Mt Albert • Since Nov 2006 • 399 posts Report Reply

  • andrew llewellyn,

    some close friends of ours,

    Not to mention Ian & Jackie on the front page of the Dompost having to pull the car over beside the fowler centre, on their way to the maternity ward, to give birth to a little boy.

    Since Nov 2006 • 2075 posts Report Reply

  • Neil Smart,

    Congratulations it is good to see a new generation

    I am glad to see not much has changed in 24 years. when our third child was born I told the midwife that, Sue my wife, had quick deliveries mostly within the first two having taken 4.5 and 3 hours.

    She gave me the sort of look that women reserve for men who have on an opinion outside their realm of knowledge.

    When the midwife came into the side room 1.5 hours later She went pale and fetched a wheelchair to whisk her into the delivery suite. Jessica was born 2 hours after we had arrived.

    This was following my urgent entraties that"something was happening" ............Just in time!!

    Since Nov 2006 • 71 posts Report Reply

  • linger,

    Congrats David & Jen; and gudday Robert!
    As Dorothy Parker said on such an occasion, "We all knew you had it in you".

    Cheers,
    Robert (who doesn't even remember entering the "name the baby" competition)
    Random takes on previous responses:
    Hadyn: I'm guessing he's gonna end up "BbbobbB" a la Blackadder. Seems to happen to all of us at some stage.

    Paul: It's only natural for maternity wards to inspire pushing urges.

    Tokyo • Since Apr 2007 • 1944 posts Report Reply

  • Emma Hart,

    Hadyn: I'm guessing he's gonna end up "BbbobbB" a la Blackadder. Seems to happen to all of us at some stage.

    And there I was valiantly resisting any 'it's short for Kate' comments...

    My daughter was a precipitate labour, I nearly had her in the corridor at Women's. She was born thirty minutes after we got out of the car. Afterwards, other midwives trooped in to say 'you're done already?' and 'hasn't she got a small head'. Never has the urge to punch someone in the face been so solidly combined with the inability to do so.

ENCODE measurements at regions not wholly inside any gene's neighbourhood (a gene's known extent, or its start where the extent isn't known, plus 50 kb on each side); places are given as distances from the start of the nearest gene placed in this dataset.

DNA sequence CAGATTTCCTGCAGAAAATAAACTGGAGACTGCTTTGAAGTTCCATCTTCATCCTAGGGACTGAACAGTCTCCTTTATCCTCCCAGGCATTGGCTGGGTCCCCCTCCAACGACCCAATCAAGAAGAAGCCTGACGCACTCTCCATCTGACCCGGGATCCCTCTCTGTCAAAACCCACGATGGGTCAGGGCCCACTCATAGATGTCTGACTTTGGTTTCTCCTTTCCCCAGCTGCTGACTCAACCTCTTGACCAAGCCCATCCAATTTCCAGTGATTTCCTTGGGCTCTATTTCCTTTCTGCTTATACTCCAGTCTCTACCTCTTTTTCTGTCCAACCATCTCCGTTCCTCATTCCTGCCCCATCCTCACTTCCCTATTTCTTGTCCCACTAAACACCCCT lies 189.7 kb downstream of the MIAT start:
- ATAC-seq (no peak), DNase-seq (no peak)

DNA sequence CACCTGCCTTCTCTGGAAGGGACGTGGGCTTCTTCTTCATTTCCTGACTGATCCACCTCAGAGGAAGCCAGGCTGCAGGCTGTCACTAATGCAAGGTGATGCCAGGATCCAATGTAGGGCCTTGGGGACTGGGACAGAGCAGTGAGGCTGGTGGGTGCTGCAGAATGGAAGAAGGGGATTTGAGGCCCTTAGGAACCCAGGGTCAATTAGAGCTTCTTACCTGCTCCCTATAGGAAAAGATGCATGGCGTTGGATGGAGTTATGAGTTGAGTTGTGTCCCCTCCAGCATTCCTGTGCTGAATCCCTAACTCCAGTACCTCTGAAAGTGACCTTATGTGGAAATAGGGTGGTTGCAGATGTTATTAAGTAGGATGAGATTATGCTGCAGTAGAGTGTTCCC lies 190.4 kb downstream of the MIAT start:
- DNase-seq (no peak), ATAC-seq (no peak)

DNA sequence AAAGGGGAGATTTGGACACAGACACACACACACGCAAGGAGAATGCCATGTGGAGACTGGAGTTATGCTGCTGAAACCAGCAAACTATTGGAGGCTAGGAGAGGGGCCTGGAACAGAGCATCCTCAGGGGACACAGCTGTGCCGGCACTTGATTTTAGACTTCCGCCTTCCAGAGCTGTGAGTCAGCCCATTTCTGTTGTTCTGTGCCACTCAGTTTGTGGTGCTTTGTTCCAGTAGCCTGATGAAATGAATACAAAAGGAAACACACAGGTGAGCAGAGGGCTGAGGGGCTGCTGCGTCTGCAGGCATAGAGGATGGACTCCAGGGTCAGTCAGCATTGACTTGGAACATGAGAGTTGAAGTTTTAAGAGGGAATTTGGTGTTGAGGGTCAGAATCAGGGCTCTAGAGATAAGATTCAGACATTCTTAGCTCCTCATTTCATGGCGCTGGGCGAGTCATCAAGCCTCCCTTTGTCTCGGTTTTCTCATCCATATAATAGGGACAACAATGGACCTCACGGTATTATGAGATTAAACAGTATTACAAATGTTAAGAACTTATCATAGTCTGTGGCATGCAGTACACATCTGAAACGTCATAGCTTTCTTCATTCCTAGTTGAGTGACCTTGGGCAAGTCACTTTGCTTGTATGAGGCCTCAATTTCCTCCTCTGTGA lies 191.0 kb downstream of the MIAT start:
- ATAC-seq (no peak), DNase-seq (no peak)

Christchurch • Since Nov 2006 • 4651 posts Report Reply

  • Richard Llewellyn,

    Afterwards, other midwives trooped in to say 'you're done already?' and 'hasn't she got a small head'. Never has the urge to punch someone in the face been so solidly combined with the inability to do so.

    Heh - we (ahem - read: Pip) also tended towards short labours involving mad scrambles and reckless driving to make it on time, and it used to secretly irritate her aftewards being told how 'fortunate' she was being able to deliver kids so quickly ('get that will you Deirde'). As she points out, speed may be a factor, but you still have to get a 3 kilo sized object A out of pathway B - and doing it fast or slow mattered little at the time.

    Mt Albert • Since Nov 2006 • 399 posts Report Reply

  • Jeremy Andrew,

    Sure speed might have mattered little at the time, but at least it was only a little time - I sat next to my wife during the 16 hours of the first labour and the 8 hours and caesarian of the second. I'm very sure she would have appreciated a bit more speed.

    Hamiltron - City of the F… • Since Nov 2006 • 900 posts Report Reply

  • Richard Llewellyn,

    I'm very sure she would have appreciated a bit more speed.

    Well, true, which is why it was always more of a secret irritation :), because there were always other peoples labour horror stories to contend with, and the 'mine only took 90 minutes and there were no real problems' just didn't cut it.

    And on that note - I should stop there, because the politics of child-birth is powerful stuff thats beyond my ken.

    Mt Albert • Since Nov 2006 • 399 posts Report Reply